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NIT (Ninja in Training) looking for guidance.
From: gbugbear at gmail.com (Tim Mugherini)
Date: Thu, 14 May 2009 11:01:59 -0400

Nick,

There is a lot of great advice here but wanted to add my 2 cents. I also
changed careers to IT when I hit my late 20's after spending 7 years at
UMASS getting my BS in Sports Medicine while working full time to support my
family. Not once have a regretted my "formal" college education. Nor has it
ever hindered me in obtaining a job in IT or IT security. If anything I
landed my current and previous jobs supporting IT Infrastructure and
Security within my industry in part because of my Life Sciences degree.

With that said, my advice is to make sure you love what you learn and do! My
first love was physiology - which is how I spent seven years only getting
4-5 hours of sleep a night. My second love was computers and security. Which
is how I only run on 4-5 hours of sleep every night now.

So take all the aforementioned advice from others and learn everything you
can. Find something you are passionate about and consider specializing in
that area of security. If you find your not passionate about what your
learning in school then change majors to something you are passionate about,
change schools, or take what you learn there everyday and apply it to
security (this could be a lot of fun). This goes for any remedial entry
level IT job you may have the opportunity to accept. While not necessary, A
college degree will only help you later on no matter what the major is in.
If anything, a formal college education will teach you focus, more efficient
ways to learn and retain information, and time management skills (especially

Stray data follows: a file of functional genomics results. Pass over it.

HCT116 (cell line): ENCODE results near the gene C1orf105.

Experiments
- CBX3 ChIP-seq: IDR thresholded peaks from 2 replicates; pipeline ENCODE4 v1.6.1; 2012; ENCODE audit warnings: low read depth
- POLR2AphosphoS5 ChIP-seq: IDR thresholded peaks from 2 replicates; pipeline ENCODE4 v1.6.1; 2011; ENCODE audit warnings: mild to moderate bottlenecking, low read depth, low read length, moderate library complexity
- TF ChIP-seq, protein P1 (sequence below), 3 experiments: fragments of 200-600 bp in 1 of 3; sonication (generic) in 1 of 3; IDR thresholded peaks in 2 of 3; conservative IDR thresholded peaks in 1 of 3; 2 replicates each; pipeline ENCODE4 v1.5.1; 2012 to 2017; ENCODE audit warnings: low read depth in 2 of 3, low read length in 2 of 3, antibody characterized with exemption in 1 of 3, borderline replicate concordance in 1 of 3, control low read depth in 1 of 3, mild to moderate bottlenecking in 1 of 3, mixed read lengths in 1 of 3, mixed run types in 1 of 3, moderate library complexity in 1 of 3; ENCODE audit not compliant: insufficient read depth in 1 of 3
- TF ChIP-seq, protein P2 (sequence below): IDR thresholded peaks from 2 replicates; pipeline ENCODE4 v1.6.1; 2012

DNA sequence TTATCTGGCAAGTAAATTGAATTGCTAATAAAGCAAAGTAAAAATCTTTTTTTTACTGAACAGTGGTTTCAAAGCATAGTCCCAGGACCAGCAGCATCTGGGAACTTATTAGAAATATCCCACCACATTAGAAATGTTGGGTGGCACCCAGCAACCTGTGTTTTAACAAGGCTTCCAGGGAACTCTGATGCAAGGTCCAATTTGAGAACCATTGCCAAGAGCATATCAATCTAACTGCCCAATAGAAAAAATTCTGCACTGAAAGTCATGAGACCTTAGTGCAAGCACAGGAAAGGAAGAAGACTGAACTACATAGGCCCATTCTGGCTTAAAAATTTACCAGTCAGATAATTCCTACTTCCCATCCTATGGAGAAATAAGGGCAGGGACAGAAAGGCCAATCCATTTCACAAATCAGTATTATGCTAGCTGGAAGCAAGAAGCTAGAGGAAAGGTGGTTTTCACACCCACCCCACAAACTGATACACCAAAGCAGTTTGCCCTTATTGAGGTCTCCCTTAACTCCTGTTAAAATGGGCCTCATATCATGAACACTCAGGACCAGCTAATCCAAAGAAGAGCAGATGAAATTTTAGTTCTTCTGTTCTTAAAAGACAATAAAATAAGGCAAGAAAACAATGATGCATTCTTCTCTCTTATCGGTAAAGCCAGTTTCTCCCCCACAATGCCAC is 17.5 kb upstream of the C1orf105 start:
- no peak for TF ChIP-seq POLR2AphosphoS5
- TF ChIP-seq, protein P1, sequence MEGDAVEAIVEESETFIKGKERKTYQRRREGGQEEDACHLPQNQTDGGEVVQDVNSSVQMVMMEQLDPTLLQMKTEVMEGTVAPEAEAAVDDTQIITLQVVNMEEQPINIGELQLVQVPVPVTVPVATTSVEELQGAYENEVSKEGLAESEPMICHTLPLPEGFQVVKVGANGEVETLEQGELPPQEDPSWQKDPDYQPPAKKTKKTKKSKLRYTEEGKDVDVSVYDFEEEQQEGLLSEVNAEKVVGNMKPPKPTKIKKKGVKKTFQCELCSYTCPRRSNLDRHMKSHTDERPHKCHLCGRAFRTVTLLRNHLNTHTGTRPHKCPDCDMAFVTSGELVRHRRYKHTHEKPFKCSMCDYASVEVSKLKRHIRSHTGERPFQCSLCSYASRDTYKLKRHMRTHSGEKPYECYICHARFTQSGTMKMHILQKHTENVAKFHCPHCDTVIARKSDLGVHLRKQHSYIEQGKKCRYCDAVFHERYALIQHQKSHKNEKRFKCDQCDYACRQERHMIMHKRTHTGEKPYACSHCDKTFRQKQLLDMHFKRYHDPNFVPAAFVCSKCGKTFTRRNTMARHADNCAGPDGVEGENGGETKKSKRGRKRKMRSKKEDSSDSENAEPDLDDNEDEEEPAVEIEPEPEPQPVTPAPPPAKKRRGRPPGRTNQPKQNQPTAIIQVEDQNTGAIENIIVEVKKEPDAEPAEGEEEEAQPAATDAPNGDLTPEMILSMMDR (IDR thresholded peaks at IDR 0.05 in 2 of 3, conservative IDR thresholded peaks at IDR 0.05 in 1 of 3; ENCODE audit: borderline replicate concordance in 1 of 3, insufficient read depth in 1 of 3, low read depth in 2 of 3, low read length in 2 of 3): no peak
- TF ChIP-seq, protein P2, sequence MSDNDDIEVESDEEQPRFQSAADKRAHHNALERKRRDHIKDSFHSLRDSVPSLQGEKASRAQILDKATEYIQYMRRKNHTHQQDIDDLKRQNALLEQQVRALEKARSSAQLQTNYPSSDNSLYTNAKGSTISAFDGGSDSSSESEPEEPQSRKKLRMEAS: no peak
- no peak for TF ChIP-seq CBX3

when you child is eagerly waiting for your arrival home).

On the flip side, some of the most brilliant people in the industry have had
no college at all. Ill let you decide.

There is a diverse group responding to your email here but I guarantee that
everyone who has responded here has one thing in common - they love and are
passionate what they do!

More of a pep talk than resources or a direction but I hope it helps.

Best of luck!

Tim




On Wed, May 13, 2009 at 5:31 PM, Robin Wood <dninja at gmail.com> wrote:

2009/5/13 Mike Patterson <mike.patterson at unb.ca>:
Jack Daniel wrote on 5/13/09 12:55 PM:
Effective communication skills will occasionally be more valuable to
you than any technical skill you may have.

Disagree.  Effective communication skills will always be at least as
valuable as your technical skill, and will frequently be the more
valuable of the two.  I don't even draw a distinction.

You may be the smartest person in the world, but if you can't prove it
to me in a way I and others I work for and with can understand, I still
won't hire you.  Yeah, you broke into my DC - great, how did you do it?
 Jibberyjabberybleebloo, I see, thank you - do you have a dictionary?

We (security pros) have enough of a bad rep that nobody wants somebody
on their team that'll just make them look worse.

In other words, practise your writing.  Try to explain the latest
vulnerability in your own words.  Get your wife and kids and dog and cat
and next door neighbour and boss and co-workers and everybody else to
read it, and see if it makes sense.  Try writing some documentation on
how to lock down that AP.  *Give references.*  Hell, try different
writing tools - not everybody needs to be a Word drone!  I write my
documentation in LaTeX.

I think it depends on where you are wanting to work, if you want to be
a techie sitting in a backroom working on tools and doing research
then you need to communicate with your team mates but maybe not with
the outside world. If you want to be client facing then you will need
to be able to communicate well.

Robin
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